The Bock’s Office: ‘Life’ offers thoughtful but tiring sci-fi suspense
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Tuesday, April 4, 2017
There’s no shortage of films depicting mankind’s initial encounter with extraterrestrials, but it’s getting a little difficult to get excited for all of them. And so, we see the first time — again — in “Life.”
If you go...
“Life,” rated R
Rating: 2.5 out of 4 stars
Running time: 103 minutes
Starring: Jake Gyllenhaal, Rebecca Ferguson, Ryan Reynolds and Hiroyuki Sanada
Now playing at Wildhorse Stadium Cinemas.
Andy Bockelman is a member of the Denver Film Critics Society, and his movie reviews appear in Explore Steamboat and the Craig Daily Press. Contact him at 970-875-1793 or abockelman@CraigDailyPress.com.
Find more columns by Bockelman here.
The crew of the International Space Station has just reached a milestone in the exploration of outer space — definitive proof of life on other planets.
A capsule containing soil samples from Mars has been retrieved by the station and shows evidence that there is something out among the stars.
Further examination reveals it’s unlike anything humanity has ever seen before, amazing even the six people representing Earth on the ISS — the American medical officer and pilot (Jake Gyllenhaal, Ryan Reynolds), British scientists (Rebecca Ferguson, Ariyon Bakare), a Japanese engineer (Hiroyuki Sanada) and the station’s Russian commander (Olga Dihovichnaya).
As the life form grows from a single cell into a larger being, with greater size comes an increased physical threat as it responds to poking and prodding with hostility.
Before the crew knows it, their new passenger is on the loose and increasingly dangerous. But, beyond their own safety, the members of ISS know their first priority is keeping the alien creature from making its way to Earth.
Gyllenhaal deftly leads an ensemble cast as weary medical expert David Jordan, who mostly takes a backseat in the discovery and experiments on the curious new life, dubbed Calvin by a group of students back on Earth in honor of Calvin Coolidge Elementary. One would think Silent Cal would be honored right up until the point when his namesake gloms onto a lab rat and viciously devours it.
Reynolds, as pilot Rory Adams, makes his feelings known quickly that he doesn’t trust the thing under the microscope, quick to try and destroy it with a flamethrower. Because that works well for everyone in an oxygen-rich environment.
Ferguson stays the course as Miranda North, a quarantine officer with Centers for Disease Control who’s already prepared to take drastic measures if necessary, as is Dihovichnaya as Commander Katerina Golovkina. Rather than rely on the trend of women in science-fiction experiencing maternal crises, Sanada provides the ties back home as new father Sho Murakami, eager to get back to terra firma and meet his newborn child face to face.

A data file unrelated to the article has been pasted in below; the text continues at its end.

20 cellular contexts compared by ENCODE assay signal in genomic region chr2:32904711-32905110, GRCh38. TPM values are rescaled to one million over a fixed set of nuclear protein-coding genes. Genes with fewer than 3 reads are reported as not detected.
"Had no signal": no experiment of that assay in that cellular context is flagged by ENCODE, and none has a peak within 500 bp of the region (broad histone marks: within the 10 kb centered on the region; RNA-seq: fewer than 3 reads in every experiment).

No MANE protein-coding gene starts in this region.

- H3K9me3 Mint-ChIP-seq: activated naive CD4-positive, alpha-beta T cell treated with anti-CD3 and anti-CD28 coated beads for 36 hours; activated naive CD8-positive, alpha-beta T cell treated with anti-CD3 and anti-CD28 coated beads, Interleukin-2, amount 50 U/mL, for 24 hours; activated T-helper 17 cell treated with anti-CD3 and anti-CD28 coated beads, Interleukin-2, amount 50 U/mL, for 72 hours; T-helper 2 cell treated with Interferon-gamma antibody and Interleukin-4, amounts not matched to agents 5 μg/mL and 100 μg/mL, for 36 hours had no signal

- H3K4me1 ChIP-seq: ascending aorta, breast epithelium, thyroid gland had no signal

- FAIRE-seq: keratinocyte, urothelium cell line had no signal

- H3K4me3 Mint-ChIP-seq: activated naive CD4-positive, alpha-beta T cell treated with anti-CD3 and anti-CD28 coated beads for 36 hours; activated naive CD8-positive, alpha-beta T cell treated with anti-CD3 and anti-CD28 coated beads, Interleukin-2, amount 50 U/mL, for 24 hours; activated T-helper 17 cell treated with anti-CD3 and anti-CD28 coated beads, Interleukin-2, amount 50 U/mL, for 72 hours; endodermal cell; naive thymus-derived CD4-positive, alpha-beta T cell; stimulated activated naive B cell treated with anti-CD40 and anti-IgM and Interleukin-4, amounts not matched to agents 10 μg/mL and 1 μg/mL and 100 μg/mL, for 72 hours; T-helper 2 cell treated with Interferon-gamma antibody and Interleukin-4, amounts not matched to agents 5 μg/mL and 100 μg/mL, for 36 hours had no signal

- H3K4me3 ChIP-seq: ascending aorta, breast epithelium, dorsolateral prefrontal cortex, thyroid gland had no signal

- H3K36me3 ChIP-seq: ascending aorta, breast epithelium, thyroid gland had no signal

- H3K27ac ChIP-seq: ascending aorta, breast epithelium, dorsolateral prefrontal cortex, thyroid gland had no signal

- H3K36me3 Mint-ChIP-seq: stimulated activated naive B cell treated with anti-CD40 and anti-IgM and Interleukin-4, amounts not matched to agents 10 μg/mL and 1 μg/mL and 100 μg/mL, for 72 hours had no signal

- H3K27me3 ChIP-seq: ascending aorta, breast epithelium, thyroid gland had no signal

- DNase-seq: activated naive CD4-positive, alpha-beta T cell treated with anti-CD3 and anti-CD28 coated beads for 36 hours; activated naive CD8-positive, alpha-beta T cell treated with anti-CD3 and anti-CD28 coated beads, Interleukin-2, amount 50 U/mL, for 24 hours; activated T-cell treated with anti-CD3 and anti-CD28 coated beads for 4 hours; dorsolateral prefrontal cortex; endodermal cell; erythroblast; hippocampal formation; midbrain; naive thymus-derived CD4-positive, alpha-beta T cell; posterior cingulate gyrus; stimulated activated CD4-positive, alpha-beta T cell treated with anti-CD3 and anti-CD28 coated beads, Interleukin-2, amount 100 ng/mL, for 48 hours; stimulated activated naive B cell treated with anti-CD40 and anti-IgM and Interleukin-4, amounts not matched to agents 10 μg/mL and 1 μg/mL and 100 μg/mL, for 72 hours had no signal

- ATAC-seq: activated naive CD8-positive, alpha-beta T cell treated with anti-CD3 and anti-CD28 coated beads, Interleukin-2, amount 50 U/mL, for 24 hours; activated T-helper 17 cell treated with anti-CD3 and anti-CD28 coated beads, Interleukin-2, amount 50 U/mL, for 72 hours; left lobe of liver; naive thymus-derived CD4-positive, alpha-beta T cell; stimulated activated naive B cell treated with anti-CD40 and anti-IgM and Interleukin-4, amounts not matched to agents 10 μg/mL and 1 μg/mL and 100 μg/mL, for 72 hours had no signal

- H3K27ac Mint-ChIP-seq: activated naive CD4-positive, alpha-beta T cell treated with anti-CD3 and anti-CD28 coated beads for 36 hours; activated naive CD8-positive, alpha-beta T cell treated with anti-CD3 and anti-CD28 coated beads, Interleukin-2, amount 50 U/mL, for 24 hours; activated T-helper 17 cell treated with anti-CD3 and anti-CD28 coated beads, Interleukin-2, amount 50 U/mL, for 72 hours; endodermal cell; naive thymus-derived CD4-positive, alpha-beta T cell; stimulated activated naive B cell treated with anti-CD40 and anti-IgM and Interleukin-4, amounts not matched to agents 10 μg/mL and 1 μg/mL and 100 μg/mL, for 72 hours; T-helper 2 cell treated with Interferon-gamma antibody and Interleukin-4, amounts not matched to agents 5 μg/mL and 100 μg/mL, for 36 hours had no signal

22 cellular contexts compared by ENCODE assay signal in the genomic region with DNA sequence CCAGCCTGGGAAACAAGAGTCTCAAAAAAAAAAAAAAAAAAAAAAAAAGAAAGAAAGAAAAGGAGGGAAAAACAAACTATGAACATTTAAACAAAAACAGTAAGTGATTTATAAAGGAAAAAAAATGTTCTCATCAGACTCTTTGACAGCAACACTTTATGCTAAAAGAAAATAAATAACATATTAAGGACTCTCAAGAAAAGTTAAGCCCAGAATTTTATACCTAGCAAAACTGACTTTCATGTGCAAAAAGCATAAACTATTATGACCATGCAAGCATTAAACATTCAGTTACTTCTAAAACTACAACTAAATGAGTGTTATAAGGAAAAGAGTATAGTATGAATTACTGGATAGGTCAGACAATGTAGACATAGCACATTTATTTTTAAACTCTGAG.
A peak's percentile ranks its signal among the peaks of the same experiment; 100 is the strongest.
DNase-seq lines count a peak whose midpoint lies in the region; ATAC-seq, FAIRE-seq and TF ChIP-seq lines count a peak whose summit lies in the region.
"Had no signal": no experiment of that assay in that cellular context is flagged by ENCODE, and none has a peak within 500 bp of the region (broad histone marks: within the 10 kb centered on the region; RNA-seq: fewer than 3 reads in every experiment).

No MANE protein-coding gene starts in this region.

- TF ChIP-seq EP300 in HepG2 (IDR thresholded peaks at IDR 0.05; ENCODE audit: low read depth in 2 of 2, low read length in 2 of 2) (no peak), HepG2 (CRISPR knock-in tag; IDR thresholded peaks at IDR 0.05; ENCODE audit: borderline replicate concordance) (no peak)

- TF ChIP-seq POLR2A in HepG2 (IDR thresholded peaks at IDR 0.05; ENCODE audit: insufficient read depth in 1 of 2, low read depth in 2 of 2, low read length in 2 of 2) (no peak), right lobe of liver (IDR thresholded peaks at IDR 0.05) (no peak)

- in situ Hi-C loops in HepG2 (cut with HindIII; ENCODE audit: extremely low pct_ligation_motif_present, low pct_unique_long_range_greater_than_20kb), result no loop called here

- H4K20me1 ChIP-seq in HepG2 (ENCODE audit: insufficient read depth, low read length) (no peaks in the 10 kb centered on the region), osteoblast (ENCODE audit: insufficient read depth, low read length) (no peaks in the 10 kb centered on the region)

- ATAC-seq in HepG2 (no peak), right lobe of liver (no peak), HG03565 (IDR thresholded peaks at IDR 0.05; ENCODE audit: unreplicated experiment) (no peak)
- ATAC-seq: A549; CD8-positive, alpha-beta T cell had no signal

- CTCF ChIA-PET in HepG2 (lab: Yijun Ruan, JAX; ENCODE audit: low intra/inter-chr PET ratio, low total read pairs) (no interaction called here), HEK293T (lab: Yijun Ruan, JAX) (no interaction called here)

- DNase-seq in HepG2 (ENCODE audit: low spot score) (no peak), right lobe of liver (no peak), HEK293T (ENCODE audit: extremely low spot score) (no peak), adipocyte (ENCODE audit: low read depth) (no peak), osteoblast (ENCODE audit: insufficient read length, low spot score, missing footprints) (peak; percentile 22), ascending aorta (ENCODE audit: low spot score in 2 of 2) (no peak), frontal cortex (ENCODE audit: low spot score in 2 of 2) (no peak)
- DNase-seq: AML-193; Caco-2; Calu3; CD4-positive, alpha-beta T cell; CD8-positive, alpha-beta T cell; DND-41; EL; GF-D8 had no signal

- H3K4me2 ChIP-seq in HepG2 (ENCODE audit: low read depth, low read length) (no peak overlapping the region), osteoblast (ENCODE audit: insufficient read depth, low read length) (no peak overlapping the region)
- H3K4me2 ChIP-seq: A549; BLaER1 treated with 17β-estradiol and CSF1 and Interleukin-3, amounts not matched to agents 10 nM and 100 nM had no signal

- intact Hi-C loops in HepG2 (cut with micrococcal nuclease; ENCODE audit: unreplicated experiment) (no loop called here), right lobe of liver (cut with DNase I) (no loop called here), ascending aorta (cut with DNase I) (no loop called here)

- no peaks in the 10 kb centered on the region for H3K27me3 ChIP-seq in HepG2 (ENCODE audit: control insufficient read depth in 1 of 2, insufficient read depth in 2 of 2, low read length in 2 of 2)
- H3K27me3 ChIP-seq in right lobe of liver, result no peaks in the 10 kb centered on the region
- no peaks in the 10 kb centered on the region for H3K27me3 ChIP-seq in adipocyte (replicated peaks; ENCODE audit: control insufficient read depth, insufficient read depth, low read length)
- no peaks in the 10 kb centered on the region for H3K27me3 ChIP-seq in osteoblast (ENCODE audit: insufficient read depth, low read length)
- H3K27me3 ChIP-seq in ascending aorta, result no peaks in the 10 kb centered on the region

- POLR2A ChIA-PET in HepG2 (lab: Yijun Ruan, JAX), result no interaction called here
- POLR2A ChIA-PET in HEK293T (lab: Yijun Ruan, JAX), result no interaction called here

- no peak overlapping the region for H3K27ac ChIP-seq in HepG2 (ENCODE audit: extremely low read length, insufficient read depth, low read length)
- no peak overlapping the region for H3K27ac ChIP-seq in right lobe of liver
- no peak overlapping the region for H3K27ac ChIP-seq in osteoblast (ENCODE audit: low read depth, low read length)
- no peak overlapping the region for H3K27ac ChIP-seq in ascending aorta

Still, it’s Bakare as exobiologist Hugh Derry who draws the most sympathy as the one most excited about the potential Calvin could hold for the world and perhaps himself personally as a paraplegic desperate for regenerative options.
The lines between sci-fi and true science can sometimes blur quite a bit as Hollywood strives for authenticity more and more, though it’s unlikely anyone will be placing this in the same league as “Gravity,” “Arrival” or “The Martian.”
A skilled, diverse cast and a reasonably science-y screenplay by Rhett Reese and Paul Wernick works well, as does the design of Calvin, who goes from looking like a cute little translucent, elastic starfish to quickly growing into a voracious, nasty space squid.
The camerawork makes the most of the multi-dimensional possibilities of a spacecraft and the sense that something could jump out from a corner at any point, but we’ve seen better before.
An abrupt shift in tone that director Daniel Espinosa thrusts on us feels forced as the supposed experts go from unbridled optimism to panicky terror, and it feels like we’re going through a checklist rather than watching an organic flow of events unfold.
More than anything, it’s hard not to view this as another clone of “Alien,” especially after Reynolds is reduced to a less graphic version of Kane’s fate.
If you’re going to borrow from the greats, at least make it as bloody and disgusting as you can.
The saving grace of “Life” comes very late but does so effectively in a movie that can’t decide just how real it wants to be. And, for what it’s worth, Gyllenhaal reciting a kid’s book is creepier than you’d think when he’s competing with a tentacle monster on the loose.
Remember — in space, no one can hear you read “Goodnight Moon.”